Throughout the 2016-17 offseason, Fish Stripes is counting down the top 100 Marlins to ever suit up for the franchise, be it the Florida Marlins or the Miami version. I used the Wins Above Replacement (WAR) value to rank the players. Today’s Marlin, Ivan Rodriguez, earned 4.4 while on the team.
Ivan Rodriguez was a 5’9”, 205 lb. catcher from Manati, Puerto Rico. Born on November 27th, 1971, he eventually played a 21-season Hall of Fame career. It started when he was signed as a free agent by the Texas Rangers, way back in 1988.
Rodriguez played his first 12 seasons in the major leagues with the Rangers, catching 1479 games in total and hitting .305/.342/.489/.831, with 215 home runs, 829 RBI, and 80 stolen bases. During that time, he also made the All Star team 10 times, earned 10 Gold Gloves, and added six Silver Sluggers. Oh, and he won the 1999 AL MVP Award, when he hit .332/.356/.558/.914, with 35 homers, 113 RBI, and 25 stolen bases. Simultaneously, he led the League in baserunners caught trying to steal seven times, including an incredible 60% mark in 2001 and throwing out over half of them overall through the 12 seasons. Granted free agency after the 2002 campaign, the Marlins signed him for one season and $10 million.
Rodriguez just played one season for the Marlins, catching 144 games and hitting .297/.369/.474/.843, with 16 home runs, 85 RBI, and 10 stolen bases (not bad for a 31-year-old catcher). He also earned a few votes in the NL MVP Award race, although he finished a distant 23rd. During his time with the Fish, he earned a .992 fielding percentage and threw out 20-of-60 basestealers.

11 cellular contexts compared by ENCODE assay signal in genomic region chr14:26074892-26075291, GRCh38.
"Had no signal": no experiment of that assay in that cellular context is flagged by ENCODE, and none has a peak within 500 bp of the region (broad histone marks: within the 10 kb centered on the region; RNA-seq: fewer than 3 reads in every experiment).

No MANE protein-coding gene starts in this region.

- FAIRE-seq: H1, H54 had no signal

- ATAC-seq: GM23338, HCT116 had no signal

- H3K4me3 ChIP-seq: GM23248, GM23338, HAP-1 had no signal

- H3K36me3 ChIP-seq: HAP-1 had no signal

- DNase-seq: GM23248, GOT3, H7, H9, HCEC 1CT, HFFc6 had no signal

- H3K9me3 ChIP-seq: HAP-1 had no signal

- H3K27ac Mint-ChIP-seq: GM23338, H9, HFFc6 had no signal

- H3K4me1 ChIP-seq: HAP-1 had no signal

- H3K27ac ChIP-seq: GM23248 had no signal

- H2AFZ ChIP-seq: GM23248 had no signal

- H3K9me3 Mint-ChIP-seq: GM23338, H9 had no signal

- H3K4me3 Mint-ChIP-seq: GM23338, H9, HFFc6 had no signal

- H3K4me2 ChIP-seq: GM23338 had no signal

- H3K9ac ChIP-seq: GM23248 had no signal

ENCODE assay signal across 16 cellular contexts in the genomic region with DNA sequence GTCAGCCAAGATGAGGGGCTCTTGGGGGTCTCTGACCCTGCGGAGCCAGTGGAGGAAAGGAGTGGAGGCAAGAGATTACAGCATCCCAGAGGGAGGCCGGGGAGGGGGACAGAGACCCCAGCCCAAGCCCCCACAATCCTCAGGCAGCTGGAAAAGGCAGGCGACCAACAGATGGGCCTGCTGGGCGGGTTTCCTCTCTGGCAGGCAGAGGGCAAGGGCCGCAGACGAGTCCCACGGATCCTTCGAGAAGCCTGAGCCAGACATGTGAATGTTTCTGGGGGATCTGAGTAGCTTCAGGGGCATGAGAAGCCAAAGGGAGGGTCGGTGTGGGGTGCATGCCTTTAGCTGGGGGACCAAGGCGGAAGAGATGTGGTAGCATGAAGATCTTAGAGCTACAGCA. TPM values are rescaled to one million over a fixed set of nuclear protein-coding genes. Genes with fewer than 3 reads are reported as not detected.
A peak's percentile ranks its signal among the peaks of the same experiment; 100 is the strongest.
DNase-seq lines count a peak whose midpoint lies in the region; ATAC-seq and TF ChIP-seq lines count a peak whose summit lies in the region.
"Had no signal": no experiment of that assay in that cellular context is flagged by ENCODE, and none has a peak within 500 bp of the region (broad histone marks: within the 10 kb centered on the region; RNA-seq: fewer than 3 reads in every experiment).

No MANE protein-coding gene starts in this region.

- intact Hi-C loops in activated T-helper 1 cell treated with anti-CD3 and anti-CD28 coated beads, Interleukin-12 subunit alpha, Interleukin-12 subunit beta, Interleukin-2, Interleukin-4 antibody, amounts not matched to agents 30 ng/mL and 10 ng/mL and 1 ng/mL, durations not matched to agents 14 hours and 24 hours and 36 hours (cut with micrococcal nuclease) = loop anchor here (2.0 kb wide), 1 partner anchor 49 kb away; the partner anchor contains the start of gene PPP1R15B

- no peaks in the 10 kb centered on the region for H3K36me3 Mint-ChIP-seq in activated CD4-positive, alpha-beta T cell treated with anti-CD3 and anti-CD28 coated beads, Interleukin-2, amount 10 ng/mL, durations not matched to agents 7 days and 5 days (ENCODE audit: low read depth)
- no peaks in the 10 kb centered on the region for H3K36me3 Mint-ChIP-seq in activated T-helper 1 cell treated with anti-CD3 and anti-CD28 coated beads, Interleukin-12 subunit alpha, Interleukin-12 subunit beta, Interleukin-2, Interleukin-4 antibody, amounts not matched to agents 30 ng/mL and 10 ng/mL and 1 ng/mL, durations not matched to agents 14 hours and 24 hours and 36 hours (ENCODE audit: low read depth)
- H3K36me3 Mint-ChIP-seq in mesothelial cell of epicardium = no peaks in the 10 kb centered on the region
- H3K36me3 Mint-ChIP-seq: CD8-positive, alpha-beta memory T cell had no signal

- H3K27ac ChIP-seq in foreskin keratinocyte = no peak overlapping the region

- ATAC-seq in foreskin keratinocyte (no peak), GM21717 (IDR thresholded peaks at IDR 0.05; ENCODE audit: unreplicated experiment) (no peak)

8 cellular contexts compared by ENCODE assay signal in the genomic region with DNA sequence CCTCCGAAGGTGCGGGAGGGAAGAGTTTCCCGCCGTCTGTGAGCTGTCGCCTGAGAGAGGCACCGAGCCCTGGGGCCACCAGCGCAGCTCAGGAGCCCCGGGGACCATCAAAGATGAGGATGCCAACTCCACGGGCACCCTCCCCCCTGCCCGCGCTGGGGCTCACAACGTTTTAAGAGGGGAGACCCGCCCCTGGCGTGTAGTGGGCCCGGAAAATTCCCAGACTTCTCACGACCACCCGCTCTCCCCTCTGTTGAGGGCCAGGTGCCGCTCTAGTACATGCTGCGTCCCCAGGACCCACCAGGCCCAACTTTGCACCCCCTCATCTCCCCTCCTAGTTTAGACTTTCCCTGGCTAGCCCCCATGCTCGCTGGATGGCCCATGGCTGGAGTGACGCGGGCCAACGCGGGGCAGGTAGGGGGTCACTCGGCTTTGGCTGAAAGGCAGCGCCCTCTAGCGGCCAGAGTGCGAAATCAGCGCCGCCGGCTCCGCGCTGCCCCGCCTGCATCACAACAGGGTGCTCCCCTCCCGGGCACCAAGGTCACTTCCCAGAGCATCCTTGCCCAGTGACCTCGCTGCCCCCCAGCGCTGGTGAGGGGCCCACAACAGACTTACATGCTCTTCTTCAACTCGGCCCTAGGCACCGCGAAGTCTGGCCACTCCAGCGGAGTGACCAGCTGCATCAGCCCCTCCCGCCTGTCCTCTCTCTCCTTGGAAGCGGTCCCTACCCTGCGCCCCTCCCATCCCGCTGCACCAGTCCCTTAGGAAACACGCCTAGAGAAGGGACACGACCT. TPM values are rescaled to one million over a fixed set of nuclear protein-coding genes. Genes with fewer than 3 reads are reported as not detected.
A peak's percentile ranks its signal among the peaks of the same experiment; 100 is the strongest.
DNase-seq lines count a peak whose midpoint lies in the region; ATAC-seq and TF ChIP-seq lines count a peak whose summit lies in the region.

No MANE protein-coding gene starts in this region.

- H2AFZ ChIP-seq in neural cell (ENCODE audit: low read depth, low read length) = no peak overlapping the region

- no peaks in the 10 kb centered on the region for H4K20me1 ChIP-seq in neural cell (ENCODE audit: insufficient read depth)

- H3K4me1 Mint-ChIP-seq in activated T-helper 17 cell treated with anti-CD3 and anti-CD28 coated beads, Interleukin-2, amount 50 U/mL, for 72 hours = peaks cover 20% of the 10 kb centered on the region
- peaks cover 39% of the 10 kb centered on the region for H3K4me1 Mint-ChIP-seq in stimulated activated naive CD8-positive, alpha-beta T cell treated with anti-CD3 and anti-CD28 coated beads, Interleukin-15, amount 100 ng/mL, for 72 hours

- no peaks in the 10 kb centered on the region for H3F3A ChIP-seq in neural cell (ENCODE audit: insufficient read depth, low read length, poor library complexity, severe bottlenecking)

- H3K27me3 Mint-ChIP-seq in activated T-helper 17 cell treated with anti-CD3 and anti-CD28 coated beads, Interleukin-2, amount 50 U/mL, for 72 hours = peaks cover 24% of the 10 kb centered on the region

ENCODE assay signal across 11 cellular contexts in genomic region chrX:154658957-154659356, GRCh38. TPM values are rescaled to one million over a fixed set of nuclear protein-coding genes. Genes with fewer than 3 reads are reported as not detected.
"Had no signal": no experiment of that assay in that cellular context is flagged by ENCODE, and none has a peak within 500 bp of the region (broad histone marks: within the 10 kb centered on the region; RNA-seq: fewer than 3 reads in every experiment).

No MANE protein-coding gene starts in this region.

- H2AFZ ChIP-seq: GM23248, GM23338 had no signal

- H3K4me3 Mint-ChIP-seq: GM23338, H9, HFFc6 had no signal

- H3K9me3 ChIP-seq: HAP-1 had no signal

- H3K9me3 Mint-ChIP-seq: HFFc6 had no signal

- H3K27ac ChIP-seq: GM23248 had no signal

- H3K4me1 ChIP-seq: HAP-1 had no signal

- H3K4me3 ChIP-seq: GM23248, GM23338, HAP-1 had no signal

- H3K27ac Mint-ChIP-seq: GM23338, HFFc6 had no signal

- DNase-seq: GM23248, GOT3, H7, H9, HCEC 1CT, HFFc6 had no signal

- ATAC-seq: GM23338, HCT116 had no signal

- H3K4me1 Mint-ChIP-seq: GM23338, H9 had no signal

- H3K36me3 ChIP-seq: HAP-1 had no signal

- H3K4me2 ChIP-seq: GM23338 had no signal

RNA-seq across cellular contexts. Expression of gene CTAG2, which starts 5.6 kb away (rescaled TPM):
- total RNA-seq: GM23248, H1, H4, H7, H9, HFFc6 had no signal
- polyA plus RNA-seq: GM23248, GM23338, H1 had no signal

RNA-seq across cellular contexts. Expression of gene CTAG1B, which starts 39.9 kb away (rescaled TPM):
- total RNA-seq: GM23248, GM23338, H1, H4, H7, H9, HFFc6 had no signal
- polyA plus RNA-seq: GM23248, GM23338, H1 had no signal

On April 9th, Rodriguez walked in the first, hit a solo home run in the sixth, drew another walk in the seventh, and smacked a walkoff RBI-single to score Juan Pierre in the ninth inning of a 3-2 win over the New York Mets. On July 1st, he hit three singles and a double, scoring three runs and collecting two RBI in a seven-inning, 20-1 win over the Atlanta Braves. On July 13th, Pudge went four-for-four with three doubles, a walk, and five RBI, scoring three runs in an 11-4 win against the Montreal Expos.
Rodriguez hit .313 through the postseason for the Marlins, with three homers and 17 RBI. In Florida’s seven-game series win over the Chicago Cubs, he earned the Series MVP Award, going nine-for-28 with two homers and 10 batted in.
After his season with the Marlins, Rodriguez went on to play four-and-a-half season with the Detroit Tigers (611 games, .298/.328/.449/.777, 62 home runs, 300 RBI, 30 stolen bases), half of a season with the New York Yankees (33 games, .219/.257/.323/.580, two homers, three RBI, four stolen bases), a season with the Houston Astros (93 games, .251/.280/.382/.662, eight home runs, 34 RBI), another season with the Rangers (28 games, .245/.279/.388/.667, two homers, 13 RBI), and two seasons with the Washington Nationals (155 games, .255/.291/.341/.632, six homers, 68 RBI).
Rodriguez joined the Hall of Fame Class of 2017, in his first year of eligibility, along with Tim Raines and Jeff Bagwell. Although he’s probably higher on the Rangers list, he’ll always hold a special piece of Marlins’ history. For my money, he’s one of the three best catchers to play baseball in the last 50 years (with Johnny Bench and Carlton Fisk).